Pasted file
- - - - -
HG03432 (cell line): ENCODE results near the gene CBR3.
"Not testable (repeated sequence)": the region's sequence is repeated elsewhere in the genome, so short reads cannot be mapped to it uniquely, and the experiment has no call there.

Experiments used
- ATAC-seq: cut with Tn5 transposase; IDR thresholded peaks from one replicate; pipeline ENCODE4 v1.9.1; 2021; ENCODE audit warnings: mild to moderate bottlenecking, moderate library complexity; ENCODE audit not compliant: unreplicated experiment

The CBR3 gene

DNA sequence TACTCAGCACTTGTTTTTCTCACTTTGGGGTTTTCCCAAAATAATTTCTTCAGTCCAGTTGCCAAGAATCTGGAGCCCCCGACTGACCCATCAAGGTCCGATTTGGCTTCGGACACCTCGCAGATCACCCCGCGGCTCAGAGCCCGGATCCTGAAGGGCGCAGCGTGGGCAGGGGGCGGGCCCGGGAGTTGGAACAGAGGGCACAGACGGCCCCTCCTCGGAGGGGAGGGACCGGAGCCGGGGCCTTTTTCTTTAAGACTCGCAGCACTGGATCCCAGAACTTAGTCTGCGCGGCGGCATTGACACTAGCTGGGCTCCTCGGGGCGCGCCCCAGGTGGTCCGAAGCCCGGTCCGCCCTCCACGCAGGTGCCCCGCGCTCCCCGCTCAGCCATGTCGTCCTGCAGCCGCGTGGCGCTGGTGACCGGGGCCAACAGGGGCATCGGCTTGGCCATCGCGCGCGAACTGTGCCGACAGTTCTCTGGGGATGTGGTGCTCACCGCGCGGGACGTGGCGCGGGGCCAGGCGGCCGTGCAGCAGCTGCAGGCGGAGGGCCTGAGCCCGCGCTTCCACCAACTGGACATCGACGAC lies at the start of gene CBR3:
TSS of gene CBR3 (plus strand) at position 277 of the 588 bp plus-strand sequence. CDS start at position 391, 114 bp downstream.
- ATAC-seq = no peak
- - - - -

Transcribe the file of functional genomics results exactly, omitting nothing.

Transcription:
HG03432 (cell line): ENCODE results near the gene CBR3.
"Not testable (repeated sequence)": the region's sequence is repeated elsewhere in the genome, so short reads cannot be mapped to it uniquely, and the experiment has no call there.

Experiments used
- ATAC-seq: cut with Tn5 transposase; IDR thresholded peaks from one replicate; pipeline ENCODE4 v1.9.1; 2021; ENCODE audit warnings: mild to moderate bottlenecking, moderate library complexity; ENCODE audit not compliant: unreplicated experiment

The CBR3 gene

DNA sequence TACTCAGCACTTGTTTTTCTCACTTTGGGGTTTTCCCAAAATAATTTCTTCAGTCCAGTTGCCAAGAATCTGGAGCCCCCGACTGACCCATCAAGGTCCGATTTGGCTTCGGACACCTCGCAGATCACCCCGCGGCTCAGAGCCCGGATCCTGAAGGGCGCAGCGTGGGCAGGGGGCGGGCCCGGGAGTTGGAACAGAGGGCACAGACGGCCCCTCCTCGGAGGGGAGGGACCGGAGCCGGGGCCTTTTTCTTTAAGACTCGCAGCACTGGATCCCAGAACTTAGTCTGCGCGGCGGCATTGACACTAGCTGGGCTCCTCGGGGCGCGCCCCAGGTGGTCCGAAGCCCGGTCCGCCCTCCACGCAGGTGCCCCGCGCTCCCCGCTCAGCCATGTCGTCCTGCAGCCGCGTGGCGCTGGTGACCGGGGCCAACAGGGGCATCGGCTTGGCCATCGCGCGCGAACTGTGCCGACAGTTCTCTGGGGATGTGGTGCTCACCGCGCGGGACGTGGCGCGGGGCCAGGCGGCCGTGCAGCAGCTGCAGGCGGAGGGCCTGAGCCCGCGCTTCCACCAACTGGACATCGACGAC lies at the start of gene CBR3:
TSS of gene CBR3 (plus strand) at position 277 of the 588 bp plus-strand sequence. CDS start at position 391, 114 bp downstream.
- ATAC-seq = no peak